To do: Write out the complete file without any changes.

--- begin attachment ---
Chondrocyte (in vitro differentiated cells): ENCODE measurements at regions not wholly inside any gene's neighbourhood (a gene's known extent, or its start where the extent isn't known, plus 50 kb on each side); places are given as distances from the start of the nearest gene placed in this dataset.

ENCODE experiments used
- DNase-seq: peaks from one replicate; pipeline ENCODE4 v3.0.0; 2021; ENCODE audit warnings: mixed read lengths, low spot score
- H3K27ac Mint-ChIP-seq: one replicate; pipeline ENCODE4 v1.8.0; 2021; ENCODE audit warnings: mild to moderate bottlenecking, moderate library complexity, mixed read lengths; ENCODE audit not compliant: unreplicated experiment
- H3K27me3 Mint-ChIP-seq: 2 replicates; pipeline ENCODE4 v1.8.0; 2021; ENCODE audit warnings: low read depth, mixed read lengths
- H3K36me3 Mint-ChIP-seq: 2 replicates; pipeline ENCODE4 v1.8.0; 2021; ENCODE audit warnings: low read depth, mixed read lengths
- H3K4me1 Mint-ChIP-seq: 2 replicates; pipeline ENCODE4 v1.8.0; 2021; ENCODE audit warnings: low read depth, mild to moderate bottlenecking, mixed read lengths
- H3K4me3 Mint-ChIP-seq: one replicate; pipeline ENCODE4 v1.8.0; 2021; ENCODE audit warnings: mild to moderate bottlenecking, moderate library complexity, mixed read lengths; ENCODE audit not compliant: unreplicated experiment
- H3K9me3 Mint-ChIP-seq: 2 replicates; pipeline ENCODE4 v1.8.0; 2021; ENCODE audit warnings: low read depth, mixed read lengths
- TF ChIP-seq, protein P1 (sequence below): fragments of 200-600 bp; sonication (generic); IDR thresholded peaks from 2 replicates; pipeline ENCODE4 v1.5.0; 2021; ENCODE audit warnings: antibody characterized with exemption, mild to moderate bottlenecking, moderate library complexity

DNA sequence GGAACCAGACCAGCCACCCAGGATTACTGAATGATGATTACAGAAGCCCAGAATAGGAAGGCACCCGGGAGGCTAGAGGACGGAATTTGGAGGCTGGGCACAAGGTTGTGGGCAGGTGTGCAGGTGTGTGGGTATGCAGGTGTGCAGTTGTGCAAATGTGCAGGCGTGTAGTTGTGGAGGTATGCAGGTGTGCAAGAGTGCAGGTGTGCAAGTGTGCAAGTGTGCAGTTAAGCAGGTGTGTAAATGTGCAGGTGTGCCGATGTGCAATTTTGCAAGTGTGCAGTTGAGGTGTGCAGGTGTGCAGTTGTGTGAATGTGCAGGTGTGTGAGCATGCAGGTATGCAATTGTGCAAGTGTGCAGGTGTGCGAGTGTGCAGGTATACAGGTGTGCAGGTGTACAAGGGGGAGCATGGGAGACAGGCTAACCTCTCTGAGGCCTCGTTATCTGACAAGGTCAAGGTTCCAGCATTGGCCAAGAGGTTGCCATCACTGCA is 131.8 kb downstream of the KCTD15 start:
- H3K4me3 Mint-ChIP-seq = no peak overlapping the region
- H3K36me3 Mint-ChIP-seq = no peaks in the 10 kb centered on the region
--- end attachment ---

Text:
Chondrocyte (in vitro differentiated cells): ENCODE measurements at regions not wholly inside any gene's neighbourhood (a gene's known extent, or its start where the extent isn't known, plus 50 kb on each side); places are given as distances from the start of the nearest gene placed in this dataset.

ENCODE experiments used
- DNase-seq: peaks from one replicate; pipeline ENCODE4 v3.0.0; 2021; ENCODE audit warnings: mixed read lengths, low spot score
- H3K27ac Mint-ChIP-seq: one replicate; pipeline ENCODE4 v1.8.0; 2021; ENCODE audit warnings: mild to moderate bottlenecking, moderate library complexity, mixed read lengths; ENCODE audit not compliant: unreplicated experiment
- H3K27me3 Mint-ChIP-seq: 2 replicates; pipeline ENCODE4 v1.8.0; 2021; ENCODE audit warnings: low read depth, mixed read lengths
- H3K36me3 Mint-ChIP-seq: 2 replicates; pipeline ENCODE4 v1.8.0; 2021; ENCODE audit warnings: low read depth, mixed read lengths
- H3K4me1 Mint-ChIP-seq: 2 replicates; pipeline ENCODE4 v1.8.0; 2021; ENCODE audit warnings: low read depth, mild to moderate bottlenecking, mixed read lengths
- H3K4me3 Mint-ChIP-seq: one replicate; pipeline ENCODE4 v1.8.0; 2021; ENCODE audit warnings: mild to moderate bottlenecking, moderate library complexity, mixed read lengths; ENCODE audit not compliant: unreplicated experiment
- H3K9me3 Mint-ChIP-seq: 2 replicates; pipeline ENCODE4 v1.8.0; 2021; ENCODE audit warnings: low read depth, mixed read lengths
- TF ChIP-seq, protein P1 (sequence below): fragments of 200-600 bp; sonication (generic); IDR thresholded peaks from 2 replicates; pipeline ENCODE4 v1.5.0; 2021; ENCODE audit warnings: antibody characterized with exemption, mild to moderate bottlenecking, moderate library complexity

DNA sequence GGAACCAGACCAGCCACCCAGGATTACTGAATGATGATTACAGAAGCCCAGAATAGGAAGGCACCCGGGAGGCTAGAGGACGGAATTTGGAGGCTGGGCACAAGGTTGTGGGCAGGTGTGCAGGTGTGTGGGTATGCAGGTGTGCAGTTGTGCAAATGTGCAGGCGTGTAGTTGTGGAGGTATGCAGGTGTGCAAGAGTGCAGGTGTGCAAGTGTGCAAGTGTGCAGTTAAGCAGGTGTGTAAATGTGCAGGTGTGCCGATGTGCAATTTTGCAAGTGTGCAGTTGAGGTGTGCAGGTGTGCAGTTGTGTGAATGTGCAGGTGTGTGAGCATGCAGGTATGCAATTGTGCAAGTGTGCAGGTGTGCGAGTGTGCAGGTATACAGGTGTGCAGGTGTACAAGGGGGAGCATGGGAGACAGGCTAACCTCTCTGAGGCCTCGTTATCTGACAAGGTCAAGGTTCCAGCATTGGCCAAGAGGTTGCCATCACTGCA is 131.8 kb downstream of the KCTD15 start:
- H3K4me3 Mint-ChIP-seq = no peak overlapping the region
- H3K36me3 Mint-ChIP-seq = no peaks in the 10 kb centered on the region